Introducing hasql-queue

I’ve recently released hasql-queue, a PostgreSQL backed queue for the hasql ecosystem.

hasql-queue began as a port of postgresql-simple-queue but has evolved a new interface and many performance improvements.

An Overview

hasql-queue is a high performance PostgreSQL backed queue library. It has 6 variations of a similar API. It has two modes of operations: a high throughput polling based API and low throughput notifications based API.

Each mode, high throughput or low throughput, has three related APIs: “at most once”, “at least once” and “exactly once” versions.

You would use the “at most once” API if you are dequeuing items and sending them over an unreliable channel or if the messages are time sensitive and you can afford lost messages.

You would use “at least once” semantics if you are dequeuing elements and want to make sure they are received by another system before they are removed from the queue.

hasql-queue “exactly once” APIs could be used to move elements from the queue’s ingress table to a final collection of tables in the same database.

Out of the six versions the “at least once” notifications based API is probably the most useful.

The High Throughput API

The high throughput “exactly once” API is the basis of all the other APIs. It has the following functions.

enqueue :: E.Value a -> [a] -> Session ()

dequeue :: D.Value a -> Int -> Session [a]

The API has an enqueue and a dequeue function. Both enqueue and dequeue can operate on batches of elements. Additionally as is customary with hasql one must pass in the Value a for encoding and decoding the payloads. The ability to store arbitrary types is a performance improvement from the postgresql-simple-queue which used jsonb to store all payloads.

Crucially, the API’s functions are in the Session monad. This is valuable because we can dequeue and insert the data into the final tables in one transaction. It is in this sense that it has exactly once semantics. This is not surprising. One would expect a message moved from one table to another table in the same database can be delivered exactly once.


For the API to be useable, a compatible schema must exist in the database. To help create the necessary tables, the Hasql.Queue.Migrate module is provided.

Here is the schema migrate creates:

  CREATE TYPE state_t AS ENUM ('enqueued', 'failed');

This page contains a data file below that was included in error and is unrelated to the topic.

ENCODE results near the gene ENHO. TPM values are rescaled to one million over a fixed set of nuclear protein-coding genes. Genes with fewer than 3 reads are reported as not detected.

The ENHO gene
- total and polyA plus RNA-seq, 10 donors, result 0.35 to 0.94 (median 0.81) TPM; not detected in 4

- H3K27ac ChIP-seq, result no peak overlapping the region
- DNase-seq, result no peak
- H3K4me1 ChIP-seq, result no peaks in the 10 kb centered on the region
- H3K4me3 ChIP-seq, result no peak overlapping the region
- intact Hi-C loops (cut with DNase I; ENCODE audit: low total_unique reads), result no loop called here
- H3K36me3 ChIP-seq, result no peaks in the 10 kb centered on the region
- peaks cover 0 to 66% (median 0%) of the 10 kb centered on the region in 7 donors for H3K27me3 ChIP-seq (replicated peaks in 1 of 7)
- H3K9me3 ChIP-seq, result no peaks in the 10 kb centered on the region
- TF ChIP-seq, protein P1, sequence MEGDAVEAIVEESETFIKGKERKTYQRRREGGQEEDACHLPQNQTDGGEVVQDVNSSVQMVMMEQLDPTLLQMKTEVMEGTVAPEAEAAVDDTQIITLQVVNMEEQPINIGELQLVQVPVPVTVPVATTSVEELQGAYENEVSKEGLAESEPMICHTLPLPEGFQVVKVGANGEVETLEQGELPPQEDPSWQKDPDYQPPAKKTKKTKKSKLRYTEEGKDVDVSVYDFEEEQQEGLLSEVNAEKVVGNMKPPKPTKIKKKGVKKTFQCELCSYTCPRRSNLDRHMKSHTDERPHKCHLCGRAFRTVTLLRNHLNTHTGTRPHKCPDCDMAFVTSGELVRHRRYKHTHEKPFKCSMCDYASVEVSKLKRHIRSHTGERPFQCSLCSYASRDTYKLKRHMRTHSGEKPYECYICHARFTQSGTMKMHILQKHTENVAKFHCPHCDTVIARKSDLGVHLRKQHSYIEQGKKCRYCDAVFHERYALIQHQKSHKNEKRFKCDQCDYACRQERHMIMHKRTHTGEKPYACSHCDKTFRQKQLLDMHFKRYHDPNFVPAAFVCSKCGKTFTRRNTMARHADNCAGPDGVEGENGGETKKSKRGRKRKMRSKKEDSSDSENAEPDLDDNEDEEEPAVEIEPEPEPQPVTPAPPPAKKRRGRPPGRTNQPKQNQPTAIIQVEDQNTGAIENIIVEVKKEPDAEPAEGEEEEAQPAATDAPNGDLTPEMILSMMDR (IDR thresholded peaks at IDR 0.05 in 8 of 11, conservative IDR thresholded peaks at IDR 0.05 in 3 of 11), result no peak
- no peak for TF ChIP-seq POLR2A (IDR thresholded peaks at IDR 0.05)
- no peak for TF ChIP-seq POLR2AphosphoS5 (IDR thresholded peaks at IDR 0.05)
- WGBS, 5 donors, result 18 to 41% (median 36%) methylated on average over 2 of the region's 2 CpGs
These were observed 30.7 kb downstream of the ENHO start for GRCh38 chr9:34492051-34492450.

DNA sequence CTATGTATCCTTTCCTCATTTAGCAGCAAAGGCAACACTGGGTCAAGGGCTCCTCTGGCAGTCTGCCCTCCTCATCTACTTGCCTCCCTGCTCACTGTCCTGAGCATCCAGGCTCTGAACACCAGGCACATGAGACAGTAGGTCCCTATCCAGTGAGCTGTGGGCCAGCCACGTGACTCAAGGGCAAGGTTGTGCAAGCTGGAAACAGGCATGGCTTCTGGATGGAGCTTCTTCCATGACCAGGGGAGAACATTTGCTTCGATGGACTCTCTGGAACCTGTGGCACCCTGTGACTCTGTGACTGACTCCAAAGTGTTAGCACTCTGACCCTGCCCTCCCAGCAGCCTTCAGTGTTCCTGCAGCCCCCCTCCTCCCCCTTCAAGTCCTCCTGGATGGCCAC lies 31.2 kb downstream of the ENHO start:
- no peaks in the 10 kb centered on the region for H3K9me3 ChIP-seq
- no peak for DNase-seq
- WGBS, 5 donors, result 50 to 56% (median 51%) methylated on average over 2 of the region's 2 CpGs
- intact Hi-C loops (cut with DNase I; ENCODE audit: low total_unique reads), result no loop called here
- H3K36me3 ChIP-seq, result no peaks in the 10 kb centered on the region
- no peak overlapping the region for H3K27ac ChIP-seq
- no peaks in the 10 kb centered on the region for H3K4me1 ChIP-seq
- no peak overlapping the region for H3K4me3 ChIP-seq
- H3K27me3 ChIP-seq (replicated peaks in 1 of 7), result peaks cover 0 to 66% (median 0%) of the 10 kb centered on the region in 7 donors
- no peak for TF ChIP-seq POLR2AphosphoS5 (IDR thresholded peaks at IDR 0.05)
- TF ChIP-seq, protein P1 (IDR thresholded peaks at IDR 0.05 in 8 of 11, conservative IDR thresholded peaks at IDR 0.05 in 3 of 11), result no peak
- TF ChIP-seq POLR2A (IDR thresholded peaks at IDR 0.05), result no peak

, attempts int NOT NULL DEFAULT 0
  , state state_t NOT NULL DEFAULT 'enqueued'
  , modified_at int8 NOT NULL DEFAULT nextval('modified_index')
  , value ${valueType} NOT NULL

  CREATE INDEX IF NOT EXISTS active_modified_at_idx ON payloads USING btree (modified_at)
    WHERE (state = 'enqueued');

Notice the valueType must be passed in and match the Value a that is used in the API above. For instance, for Value Text a text type should be used for valueType.

For the high throughput API, only the enqueued state is used (We will come back to failed).

postgresql-simple-queue used to use a timestamptz to determine the oldest element to dequeue. However, the performance of timestamps are slower to generate sequences of int8.

Like postgresql-simple-queue, hasql-queue uses a partial index to track the enqueued elements. Unlike postgresql-simple-queue it creates the partial index.

This is the minimal recommended schema. The actual payloads table one uses could have more columns in it, but it needs these columns and related DDL statements at a minimum. For instance, one could add a created_at timestamp or other columns.


Under the hood enqueue has seperate SQL statements for enqueing a batch and enqueing a single element. The sql for enqeueing multiple elements is:

INSERT INTO payloads (attempts, value)
SELECT 0, * FROM unnest($1)

where the argument $1 is a an array of elements. However, for a single element, the following is used because it is faster:

INSERT INTO payloads (attempts, value)
VALUES (0, $1)

I have no idea why passing in 0 instead of using the default value is faster. It is barely faster, like a few percent, but appears to be measurable.


dequeue has the following SQL for batches:

DELETE FROM payloads
WHERE id in
    FROM payloads AS p1
    WHERE p1.state='enqueued'
    ORDER BY p1.modified_at ASC
    LIMIT $1

This is not the most straightforward way to write dequeue. However this is a fast way to write dequeue. It utilizes UPDATE SKIP LOCKED a PostgreSQL feature added to support work queues like hasql-queue.

UPDATE SKIP LOCKED takes row level locks, but as the name suggests, skips rows that are already locked by other sessions.

While the locks are held the row is deleted and returned.

It has the following plan

Delete on payloads
  ->  Nested Loop
        ->  HashAggregate
              Group Key: "ANY_subquery".id
              ->  Subquery Scan on "ANY_subquery"
                    ->  Limit
                          ->  LockRows
                                ->  Index Scan using active_modified_at_idx on payloads p1
                                      Filter: (state = 'enqueued'::state_t)
        ->  Index Scan using payloads_pkey on payloads
              Index Cond: (id = "ANY_subquery".id)

An alternative implementation I explored was to mark entries as dequeued and drop table partitions instead of deleting. This is slightly faster but is much more complicated to manage so I decided against using it.